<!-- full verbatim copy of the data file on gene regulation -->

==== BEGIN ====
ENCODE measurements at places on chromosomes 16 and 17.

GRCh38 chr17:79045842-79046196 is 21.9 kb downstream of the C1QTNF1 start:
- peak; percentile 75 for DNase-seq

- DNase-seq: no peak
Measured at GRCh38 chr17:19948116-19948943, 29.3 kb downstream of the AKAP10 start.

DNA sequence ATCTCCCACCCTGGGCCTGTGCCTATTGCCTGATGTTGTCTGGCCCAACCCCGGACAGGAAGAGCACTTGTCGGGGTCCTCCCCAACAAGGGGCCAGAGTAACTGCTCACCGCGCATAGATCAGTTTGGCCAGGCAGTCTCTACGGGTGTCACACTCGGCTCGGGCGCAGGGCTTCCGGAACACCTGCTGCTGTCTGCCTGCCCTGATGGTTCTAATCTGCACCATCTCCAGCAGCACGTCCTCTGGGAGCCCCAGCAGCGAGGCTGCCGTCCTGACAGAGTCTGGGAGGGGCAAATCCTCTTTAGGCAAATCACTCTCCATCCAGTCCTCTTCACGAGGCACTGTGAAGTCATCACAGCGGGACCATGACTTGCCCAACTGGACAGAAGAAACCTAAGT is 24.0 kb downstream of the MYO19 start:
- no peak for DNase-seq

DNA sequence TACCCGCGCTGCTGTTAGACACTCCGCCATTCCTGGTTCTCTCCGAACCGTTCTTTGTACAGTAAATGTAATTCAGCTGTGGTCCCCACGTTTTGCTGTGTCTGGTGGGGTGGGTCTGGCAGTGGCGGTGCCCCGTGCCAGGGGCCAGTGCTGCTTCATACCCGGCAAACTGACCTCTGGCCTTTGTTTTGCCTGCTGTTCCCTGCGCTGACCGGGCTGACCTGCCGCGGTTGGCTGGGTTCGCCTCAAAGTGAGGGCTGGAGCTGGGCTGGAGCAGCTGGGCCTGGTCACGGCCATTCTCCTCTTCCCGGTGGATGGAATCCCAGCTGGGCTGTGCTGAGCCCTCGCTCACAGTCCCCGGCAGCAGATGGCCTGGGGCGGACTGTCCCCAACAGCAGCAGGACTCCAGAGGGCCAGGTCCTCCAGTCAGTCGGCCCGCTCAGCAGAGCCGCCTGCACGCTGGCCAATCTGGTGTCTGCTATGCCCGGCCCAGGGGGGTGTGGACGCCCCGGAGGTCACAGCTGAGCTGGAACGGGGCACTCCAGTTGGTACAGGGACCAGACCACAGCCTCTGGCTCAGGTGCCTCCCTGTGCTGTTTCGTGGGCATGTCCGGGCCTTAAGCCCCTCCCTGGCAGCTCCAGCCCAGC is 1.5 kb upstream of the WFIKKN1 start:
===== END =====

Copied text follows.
ENCODE measurements at places on chromosomes 16 and 17.

GRCh38 chr17:79045842-79046196 is 21.9 kb downstream of the C1QTNF1 start:
- peak; percentile 75 for DNase-seq

- DNase-seq: no peak
Measured at GRCh38 chr17:19948116-19948943, 29.3 kb downstream of the AKAP10 start.

DNA sequence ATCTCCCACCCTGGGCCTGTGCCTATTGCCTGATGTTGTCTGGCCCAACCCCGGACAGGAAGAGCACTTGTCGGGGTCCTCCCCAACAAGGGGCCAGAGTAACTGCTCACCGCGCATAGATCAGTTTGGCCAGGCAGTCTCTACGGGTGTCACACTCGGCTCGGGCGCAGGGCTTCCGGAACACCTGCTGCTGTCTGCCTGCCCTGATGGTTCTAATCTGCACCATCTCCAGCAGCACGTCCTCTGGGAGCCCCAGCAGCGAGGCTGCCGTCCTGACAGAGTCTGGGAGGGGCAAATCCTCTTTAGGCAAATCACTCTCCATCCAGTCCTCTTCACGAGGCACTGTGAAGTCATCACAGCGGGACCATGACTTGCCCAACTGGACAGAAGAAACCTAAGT is 24.0 kb downstream of the MYO19 start:
- no peak for DNase-seq

DNA sequence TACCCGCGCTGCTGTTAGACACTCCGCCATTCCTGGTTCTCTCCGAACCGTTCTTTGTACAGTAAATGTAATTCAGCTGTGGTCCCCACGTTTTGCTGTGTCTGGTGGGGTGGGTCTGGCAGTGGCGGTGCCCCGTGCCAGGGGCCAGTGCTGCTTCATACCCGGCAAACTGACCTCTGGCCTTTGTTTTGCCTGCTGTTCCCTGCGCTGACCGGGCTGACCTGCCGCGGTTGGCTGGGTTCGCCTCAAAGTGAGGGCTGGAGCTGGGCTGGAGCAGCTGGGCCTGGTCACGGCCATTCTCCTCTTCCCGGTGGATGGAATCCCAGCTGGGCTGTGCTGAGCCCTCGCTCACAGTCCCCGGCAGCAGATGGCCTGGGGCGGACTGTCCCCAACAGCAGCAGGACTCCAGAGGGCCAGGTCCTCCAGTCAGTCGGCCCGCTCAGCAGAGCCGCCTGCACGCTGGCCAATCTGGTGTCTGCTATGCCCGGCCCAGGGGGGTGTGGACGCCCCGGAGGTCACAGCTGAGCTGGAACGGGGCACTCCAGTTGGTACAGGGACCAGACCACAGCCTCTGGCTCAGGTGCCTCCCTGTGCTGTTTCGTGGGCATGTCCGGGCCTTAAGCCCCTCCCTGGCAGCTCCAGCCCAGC is 1.5 kb upstream of the WFIKKN1 start: